Scripps research advances stem cell work

Scientists at The Scripps Research Institute announced Tuesday they found new compounds that can be used to re-program adult cells into pluripotent stem cells, which can then be developed into any cell type.

The compounds BIX and BayK, when used together, effectively re-program the cells, according to a study published in the journal “Cell Stem Cell.”

BIX inhibits enzymes involved in regulating gene expression. BayK activates receptors for calcium. Together, they can replace the SOX2 gene, which plays a critical role in regulating embryonic stem cells, according to Sheng Ding of TSRI

The use of embryonic stem cells in medical research has been a controversial political issue and has led scientists to find ways to use plentiful general cells, called fibroblasts, for the same purposes.

The study “leads us one step closer to the ultimate reprogramming of general cells to pluripotent cells in a completely chemically defined manner without genetic manipulation,” Ding said. “In conjunction with our earlier published studies, it offers definitive proof that we can make cell reprogramming technology much more practical than it has been.”

The approach used to discover the effective compounds could lead to others that also work and, eventually, new therapies for illnesses, he said.

Since BayK cannot work alone, needing BIX, cells already in the process of being re-programmed because of injury or some other reason might be more susceptible to it, the scientist said.

“Needless to say, more work needs to be done to understand the precise mechanism by which BayK affects the reprogramming process,” Ding said.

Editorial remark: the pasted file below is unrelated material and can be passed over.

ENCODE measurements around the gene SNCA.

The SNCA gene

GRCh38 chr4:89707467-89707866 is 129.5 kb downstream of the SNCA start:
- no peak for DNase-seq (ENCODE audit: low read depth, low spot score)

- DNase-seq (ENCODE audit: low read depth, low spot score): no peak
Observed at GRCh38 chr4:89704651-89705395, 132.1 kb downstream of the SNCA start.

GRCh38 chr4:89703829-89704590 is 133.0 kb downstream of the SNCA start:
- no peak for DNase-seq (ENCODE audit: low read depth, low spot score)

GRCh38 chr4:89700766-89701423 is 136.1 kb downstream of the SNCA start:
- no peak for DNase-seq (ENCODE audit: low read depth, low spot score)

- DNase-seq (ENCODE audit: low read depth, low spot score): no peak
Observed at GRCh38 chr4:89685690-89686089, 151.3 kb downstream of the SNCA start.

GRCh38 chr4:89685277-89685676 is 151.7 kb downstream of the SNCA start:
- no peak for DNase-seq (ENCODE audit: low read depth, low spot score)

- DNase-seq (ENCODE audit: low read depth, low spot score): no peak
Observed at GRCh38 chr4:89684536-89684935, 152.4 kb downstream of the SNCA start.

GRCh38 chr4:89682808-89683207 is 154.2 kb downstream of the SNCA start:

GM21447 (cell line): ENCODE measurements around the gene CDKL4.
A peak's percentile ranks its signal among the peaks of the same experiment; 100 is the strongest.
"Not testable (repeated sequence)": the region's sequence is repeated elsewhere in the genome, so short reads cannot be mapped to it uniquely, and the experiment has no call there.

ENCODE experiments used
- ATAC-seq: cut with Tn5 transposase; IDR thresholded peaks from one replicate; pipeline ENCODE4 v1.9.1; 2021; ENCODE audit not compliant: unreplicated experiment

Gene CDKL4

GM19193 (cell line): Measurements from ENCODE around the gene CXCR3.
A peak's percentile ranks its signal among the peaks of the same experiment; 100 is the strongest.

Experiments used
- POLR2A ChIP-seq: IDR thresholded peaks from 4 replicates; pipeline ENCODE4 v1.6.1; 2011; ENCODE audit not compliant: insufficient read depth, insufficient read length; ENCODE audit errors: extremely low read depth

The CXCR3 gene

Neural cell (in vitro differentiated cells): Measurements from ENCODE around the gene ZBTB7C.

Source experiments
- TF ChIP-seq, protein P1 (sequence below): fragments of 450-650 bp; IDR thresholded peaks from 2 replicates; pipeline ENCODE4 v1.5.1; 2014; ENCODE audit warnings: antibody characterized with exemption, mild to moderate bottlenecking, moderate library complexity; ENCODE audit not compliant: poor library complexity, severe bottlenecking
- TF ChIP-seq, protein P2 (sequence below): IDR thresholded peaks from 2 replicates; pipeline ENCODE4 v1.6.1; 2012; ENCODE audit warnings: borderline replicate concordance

BayK is the first molecule of its type to be effective in reprogramming, he said.

Researchers at the Max Planck Institute for Molecular Biomedicine i Munster, Germany, contributed to the study.

Related posts:

  1. Research Roundup: Basic research gets financial boost from major grants
  2. UCSD researcher receives $1.5 million award
  3. Research Roundup: Vitamin D may help prevent skin infections
  4. Renowned Del Mar researcher passes
  5. Local Nobel laureate dies

Short URL: http://www.delmartimes.net/?p=6539

Posted by Pat Sherman on Nov 5, 2008. Filed under Archives. You can follow any responses to this entry through the RSS 2.0. You can leave a response or trackback to this entry

Leave a Reply

Archives

Facebook

Bottom Buttons 1

Bottom Buttons 2

Bottom Buttons 3

Bottom Buttons 4

Bottom Buttons 5

Bottom Buttons 6

LA JOLLA NEWS

RANCHO SANTA FE NEWS

RANCHO SANTA FE NEWS

RSS RANCHO SANTA FE NEWS

  • RSF Association Board Biz: It’s fire season: Be prepared
    The Rancho Santa Fe Fire Protection District (RSFFPD) was officially formed in 1946, in the aftermath of a devastating fire that took place in 1943 and destroyed brush, farmland and homes from Rancho Bernardo through Rancho Santa Fe, all the way to Solana Beach and Del Mar. Today the Fire District spans 38 square miles and protects nearly 30,000 residents. W […]
  • Rancho Santa Fe couple lead way in helping those with thyroid disorders
    Few people may know that Graves’ disease is one of the most common autoimmune diseases afflicting Americans today. Fewer still may know that the only national non-profit dedicated to its patients is headquartered in Rancho Santa Fe. The Graves’ Disease and Thyroid Foundation, co-chaired by Rancho Santa Fe residents Kathleen Bell Flynn and Steve Flynn, has be […]
  • Candidates seek election to three Rancho Santa Fe special district boards
    Seats on the boards of directors of three special districts that provide such services as water, fire protection, sewage treatment and landscape maintenance are on the ballot in the Nov. 4 election. The three special districts are the Santa Fe Irrigation District, the Rancho Santa Fe Fire Protection District and the Rancho Santa Fe Community Services Distric […]